Designer Kelli Anderson's recent work
Kelli Anderson's design processes never cease to inspire me - from this flip book project she posted about recently to "This Book is a Planetarium", a popup book due out this fall. Her ability to think outside the normal parameters of design inspires me to strive to do the same. 

| WORKS IN PROGRESS |


I’m happy to get back to work on some personal projects now that I'm settled from moving at the beginning of the month - that means more type sketching, brush markering and anchor point plotting. I have a few new print designs that will hopefully be ready for action in August!
I also just started a Society 6 shop, which was a really straight forward process. I’m still filling in more of my work and figuring out what new designs I might come up with for the different products. 

| DOUBLE CLICKED LINKS |


8 Steps to Set Up Your File for Print.
A really useful guide from Ciera Design on a sometimes overlooked but important part of the design process.

Share your work without the “ick” factor.
Elembee covered some great tips on self promotion - something I still struggle with.

When should I start branding my business?
A great breakdown from Spruce Rd. on when to think about branding.

What have you been inspired about this month? What have you been working on? Let me know in the comments!


(images courtesy of timferriss.com, kellianderson.com and society6.com)



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May 12, 2015

The Favorite Keyboard Shortcuts of 7 Successful Creatives

 

Keyboard shortcuts can change your life... or at least save you a few precious seconds of it on your next project. Shortcuts help you work more seamlessly and efficiently, whether you're designing a rad album cover in Illustrator or balancing a sensible budget in Excel.

A keyboard shortcut is a combination of keys that, when pressed simultaneously, perform some task that ordinarily requires use of a mouse or other input device*. Regardless of your background, you're most likely familiar with the basics: Undo, Copy, Paste, and Control-Alt-Delete. But you may not know that there are hundreds of fancy shortcuts out there that can save you valuable time and energy.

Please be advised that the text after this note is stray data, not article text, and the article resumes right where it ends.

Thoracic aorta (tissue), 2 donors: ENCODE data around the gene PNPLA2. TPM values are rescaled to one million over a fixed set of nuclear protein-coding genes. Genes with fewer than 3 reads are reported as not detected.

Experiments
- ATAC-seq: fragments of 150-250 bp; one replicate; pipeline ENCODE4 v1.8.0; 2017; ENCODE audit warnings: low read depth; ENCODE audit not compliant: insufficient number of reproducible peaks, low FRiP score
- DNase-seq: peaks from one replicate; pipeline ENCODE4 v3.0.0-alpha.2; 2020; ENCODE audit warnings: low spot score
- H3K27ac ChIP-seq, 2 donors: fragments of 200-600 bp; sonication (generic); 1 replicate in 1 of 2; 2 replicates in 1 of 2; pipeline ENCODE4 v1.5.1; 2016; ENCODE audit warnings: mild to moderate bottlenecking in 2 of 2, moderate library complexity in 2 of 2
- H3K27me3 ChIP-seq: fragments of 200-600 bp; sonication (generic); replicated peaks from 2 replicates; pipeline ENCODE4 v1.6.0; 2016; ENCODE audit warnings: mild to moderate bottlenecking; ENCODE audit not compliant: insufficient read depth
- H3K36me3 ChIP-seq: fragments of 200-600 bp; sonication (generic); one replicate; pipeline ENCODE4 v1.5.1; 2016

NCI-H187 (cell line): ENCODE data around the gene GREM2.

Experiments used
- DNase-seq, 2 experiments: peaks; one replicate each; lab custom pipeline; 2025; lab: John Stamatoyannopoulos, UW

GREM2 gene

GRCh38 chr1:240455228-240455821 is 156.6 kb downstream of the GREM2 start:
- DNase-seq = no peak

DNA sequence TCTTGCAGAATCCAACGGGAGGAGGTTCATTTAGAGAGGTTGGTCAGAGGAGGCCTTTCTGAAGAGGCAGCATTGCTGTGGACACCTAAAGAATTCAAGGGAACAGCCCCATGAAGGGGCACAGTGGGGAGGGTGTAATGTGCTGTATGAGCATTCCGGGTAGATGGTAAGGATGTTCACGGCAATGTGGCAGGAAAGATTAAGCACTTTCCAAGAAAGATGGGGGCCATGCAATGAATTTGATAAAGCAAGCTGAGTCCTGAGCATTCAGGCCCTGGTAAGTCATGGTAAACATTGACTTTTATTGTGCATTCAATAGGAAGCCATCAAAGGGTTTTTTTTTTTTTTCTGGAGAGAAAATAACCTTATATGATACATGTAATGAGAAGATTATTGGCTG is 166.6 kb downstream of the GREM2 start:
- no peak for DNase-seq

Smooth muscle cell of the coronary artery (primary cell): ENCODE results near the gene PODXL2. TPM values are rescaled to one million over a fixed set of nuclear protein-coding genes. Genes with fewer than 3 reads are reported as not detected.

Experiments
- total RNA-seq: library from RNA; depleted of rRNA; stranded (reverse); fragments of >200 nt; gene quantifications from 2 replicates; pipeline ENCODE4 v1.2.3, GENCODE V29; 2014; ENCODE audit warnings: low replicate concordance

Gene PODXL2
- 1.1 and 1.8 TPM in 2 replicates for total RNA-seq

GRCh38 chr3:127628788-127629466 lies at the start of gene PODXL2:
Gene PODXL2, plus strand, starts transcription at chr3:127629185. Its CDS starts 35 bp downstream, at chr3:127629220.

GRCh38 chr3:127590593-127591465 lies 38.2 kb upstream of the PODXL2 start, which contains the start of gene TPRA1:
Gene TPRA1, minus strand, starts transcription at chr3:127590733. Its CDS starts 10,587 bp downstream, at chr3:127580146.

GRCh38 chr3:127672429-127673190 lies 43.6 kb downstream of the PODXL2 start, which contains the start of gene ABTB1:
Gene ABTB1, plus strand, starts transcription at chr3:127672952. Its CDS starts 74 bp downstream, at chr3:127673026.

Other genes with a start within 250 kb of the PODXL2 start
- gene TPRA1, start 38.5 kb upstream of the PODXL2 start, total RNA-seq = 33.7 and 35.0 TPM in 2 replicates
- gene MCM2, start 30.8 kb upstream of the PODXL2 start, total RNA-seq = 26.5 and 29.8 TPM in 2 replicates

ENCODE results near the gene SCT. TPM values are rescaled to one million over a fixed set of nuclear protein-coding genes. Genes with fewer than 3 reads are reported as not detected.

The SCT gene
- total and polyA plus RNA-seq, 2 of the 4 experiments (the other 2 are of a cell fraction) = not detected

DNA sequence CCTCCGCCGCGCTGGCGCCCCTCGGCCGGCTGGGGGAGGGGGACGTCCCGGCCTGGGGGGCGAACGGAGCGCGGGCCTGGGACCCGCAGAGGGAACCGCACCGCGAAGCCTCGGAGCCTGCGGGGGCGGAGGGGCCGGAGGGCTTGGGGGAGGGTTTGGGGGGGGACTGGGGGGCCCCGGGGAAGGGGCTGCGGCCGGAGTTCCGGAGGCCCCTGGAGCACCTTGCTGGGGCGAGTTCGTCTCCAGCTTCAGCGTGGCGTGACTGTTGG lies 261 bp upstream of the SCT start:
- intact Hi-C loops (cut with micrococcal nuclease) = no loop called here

I've found that every artist, designer, and creative has their own unique tricks of the trade and go-to shortcuts. In the interest of uncovering some of these priceless productivity gems, I've asked designers, artists and creatives to share their favorite keyboard shortcuts with us! (Keep in mind, most shortcuts are interchangeable for Mac and PC, just swap ⌘ and Ctrl.)


Kathleen Shannon | Braid Creative

creative branding & blogging goddess
⌘Z - forever and always. I also love shift+⌘+ [ and ] for moving objects above and below each other in InDesign.


Ciera Holzenthal | Ciera Design

graphic designer & meet up maven
I love being able to quickly navigate around the screen, so my favorite keyboard shortcuts are for zooming in and out, ⌘+/- and ⌘0 for “Fit page in window” for when I need a quick view of the full design.



Robert Cornelius | Robert Cornelius Photography

photographer & photoshop powerhouse
In Photoshop: I use ⌘J alllll the time to duplicate my layers. I’m constantly trying something crazy and if I just duplicate my layer before I try it, then I can always delete that layer if I don’t like it, or maybe turn down the opacity a bit. Also ⌘E to merge a layer down to the one below it.



Jamie Starcevich | Spruce Rd. Design

graphic designer & branding buff
Spacebar is the easiest way to navigate to different areas of your artboard! Before using this, I used the navigator tool... which I am not sure they even still have that! I never use it anymore, clearly. I use the guides in illustrator like nobody's business! ⌘; toggles the guides on and off. “V” is probably my most used shortcut! This toggles to the selection tool, and basically just off of whatever previous tool you had selected (shape, transform, etc.)



Sara Cornelius | Cake Over Steak


illustrator & fantastic food blogger
For Photoshop, I love being able to use the brackets [ and ] to change brush size, and you can swap between your foreground and background colors (if you're using a brush tool or whatever) with "x" - knowing shortcuts like these for the Adobe programs is a game-changer in your workflow and speed.



Sarah Moore | Smoorelovin

interactive designer & playlist perfectionist
option + ← or →  = single letter kerning is definitely my favorite, such a HUGE time saver. It allows me to put as much care into letter setting as possible with a little more control.


Chrystina Cappello | Christina Noel

greeting card crafter & bringer-together of bloggers
I don't usually have a mouse attached to my laptop, so I spend most of the day using keyboard shortcuts. Some of my favorites are Ctrl-E to center in Microsoft Word, Ctrl-> and Ctrl-< to make fonts bigger and smaller in Microsoft Word, Ctrl-T to open a new tab in Chrome, Alt-tab to switch between programs, and Ctrl-Z to undo.


BONUS - Me! | brigette i design

graphic designer & hotkey hoarder
For the Mac operating system - if you hit ⌘-spacebar it brings up a “spotlight” search bar in the right hand corner. Start typing and you can open any application or file from there instead of manually going through folders.


Thank you to all of the amazing creatives who shared their keyboard shortcut expertise with us - now go forth and use their gifts of knowledge!

Do you have any must-know shortcuts, or just a favorite? Let us know in the comments! And if you’re looking for a visual reminder to use your hotkeys, check out my "Know Your Hotkeys" series of printables and prints in my etsy shop.